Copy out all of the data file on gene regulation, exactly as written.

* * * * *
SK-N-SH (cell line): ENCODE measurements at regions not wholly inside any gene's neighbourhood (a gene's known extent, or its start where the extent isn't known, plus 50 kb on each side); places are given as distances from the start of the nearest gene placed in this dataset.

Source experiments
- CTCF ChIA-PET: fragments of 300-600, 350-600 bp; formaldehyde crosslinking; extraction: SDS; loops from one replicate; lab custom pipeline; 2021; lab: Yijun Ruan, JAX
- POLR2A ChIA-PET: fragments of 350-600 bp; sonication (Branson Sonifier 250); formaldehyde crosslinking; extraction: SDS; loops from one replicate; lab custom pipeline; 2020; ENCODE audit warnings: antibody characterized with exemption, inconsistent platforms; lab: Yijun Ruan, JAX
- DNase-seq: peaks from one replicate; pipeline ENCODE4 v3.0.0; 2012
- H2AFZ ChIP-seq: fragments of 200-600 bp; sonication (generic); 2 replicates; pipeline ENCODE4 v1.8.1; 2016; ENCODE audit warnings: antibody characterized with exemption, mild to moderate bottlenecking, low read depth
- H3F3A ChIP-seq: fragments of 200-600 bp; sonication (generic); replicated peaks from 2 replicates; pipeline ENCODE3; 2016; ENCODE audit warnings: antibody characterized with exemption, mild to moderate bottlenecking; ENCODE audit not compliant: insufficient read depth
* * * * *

SK-N-SH (cell line): ENCODE measurements at regions not wholly inside any gene's neighbourhood (a gene's known extent, or its start where the extent isn't known, plus 50 kb on each side); places are given as distances from the start of the nearest gene placed in this dataset.

Source experiments
- CTCF ChIA-PET: fragments of 300-600, 350-600 bp; formaldehyde crosslinking; extraction: SDS; loops from one replicate; lab custom pipeline; 2021; lab: Yijun Ruan, JAX
- POLR2A ChIA-PET: fragments of 350-600 bp; sonication (Branson Sonifier 250); formaldehyde crosslinking; extraction: SDS; loops from one replicate; lab custom pipeline; 2020; ENCODE audit warnings: antibody characterized with exemption, inconsistent platforms; lab: Yijun Ruan, JAX
- DNase-seq: peaks from one replicate; pipeline ENCODE4 v3.0.0; 2012
- H2AFZ ChIP-seq: fragments of 200-600 bp; sonication (generic); 2 replicates; pipeline ENCODE4 v1.8.1; 2016; ENCODE audit warnings: antibody characterized with exemption, mild to moderate bottlenecking, low read depth
- H3F3A ChIP-seq: fragments of 200-600 bp; sonication (generic); replicated peaks from 2 replicates; pipeline ENCODE3; 2016; ENCODE audit warnings: antibody characterized with exemption, mild to moderate bottlenecking; ENCODE audit not compliant: insufficient read depth